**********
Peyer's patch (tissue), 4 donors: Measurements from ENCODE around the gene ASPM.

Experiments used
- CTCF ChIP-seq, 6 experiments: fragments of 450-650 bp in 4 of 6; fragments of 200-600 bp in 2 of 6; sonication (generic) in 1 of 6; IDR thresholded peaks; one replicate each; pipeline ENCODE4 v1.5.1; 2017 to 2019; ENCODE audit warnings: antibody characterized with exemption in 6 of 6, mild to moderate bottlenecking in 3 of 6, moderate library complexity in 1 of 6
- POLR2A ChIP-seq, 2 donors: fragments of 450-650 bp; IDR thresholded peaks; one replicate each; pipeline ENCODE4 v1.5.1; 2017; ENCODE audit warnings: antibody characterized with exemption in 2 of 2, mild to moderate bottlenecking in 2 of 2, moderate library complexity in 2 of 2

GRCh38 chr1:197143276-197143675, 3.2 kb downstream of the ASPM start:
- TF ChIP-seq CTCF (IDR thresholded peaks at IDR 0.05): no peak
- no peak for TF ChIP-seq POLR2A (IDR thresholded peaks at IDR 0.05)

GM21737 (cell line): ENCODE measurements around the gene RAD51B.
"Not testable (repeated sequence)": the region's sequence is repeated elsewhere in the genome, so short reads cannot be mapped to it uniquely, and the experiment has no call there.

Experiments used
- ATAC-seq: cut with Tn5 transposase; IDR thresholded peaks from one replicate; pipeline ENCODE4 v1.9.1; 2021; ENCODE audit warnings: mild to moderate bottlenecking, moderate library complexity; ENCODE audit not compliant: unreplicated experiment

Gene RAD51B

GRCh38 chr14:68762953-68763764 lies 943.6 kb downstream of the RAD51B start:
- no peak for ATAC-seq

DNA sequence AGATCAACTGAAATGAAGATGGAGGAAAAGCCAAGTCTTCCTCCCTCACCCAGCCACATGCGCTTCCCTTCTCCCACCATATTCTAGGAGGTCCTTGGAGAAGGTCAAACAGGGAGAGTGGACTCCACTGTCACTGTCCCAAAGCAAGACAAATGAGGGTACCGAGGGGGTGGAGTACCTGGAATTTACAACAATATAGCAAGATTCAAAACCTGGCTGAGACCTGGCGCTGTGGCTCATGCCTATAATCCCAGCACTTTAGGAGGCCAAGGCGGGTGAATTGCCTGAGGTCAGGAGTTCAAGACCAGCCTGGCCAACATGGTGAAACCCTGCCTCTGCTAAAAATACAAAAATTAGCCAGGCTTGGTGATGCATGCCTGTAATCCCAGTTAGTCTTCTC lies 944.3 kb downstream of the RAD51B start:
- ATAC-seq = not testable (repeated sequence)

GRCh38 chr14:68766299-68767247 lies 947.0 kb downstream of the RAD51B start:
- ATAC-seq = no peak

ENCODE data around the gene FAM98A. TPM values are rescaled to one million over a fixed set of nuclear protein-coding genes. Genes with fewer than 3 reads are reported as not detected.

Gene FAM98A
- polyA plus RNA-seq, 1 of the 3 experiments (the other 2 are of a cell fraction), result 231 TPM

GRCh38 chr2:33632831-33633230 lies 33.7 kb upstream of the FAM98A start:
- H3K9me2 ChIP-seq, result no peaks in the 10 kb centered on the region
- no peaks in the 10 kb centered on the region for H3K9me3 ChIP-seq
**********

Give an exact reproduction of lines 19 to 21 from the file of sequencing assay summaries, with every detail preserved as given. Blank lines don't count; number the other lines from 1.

ENCODE data around the gene FAM98A. TPM values are rescaled to one million over a fixed set of nuclear protein-coding genes. Genes with fewer than 3 reads are reported as not detected.

Gene FAM98A
- polyA plus RNA-seq, 1 of the 3 experiments (the other 2 are of a cell fraction), result 231 TPM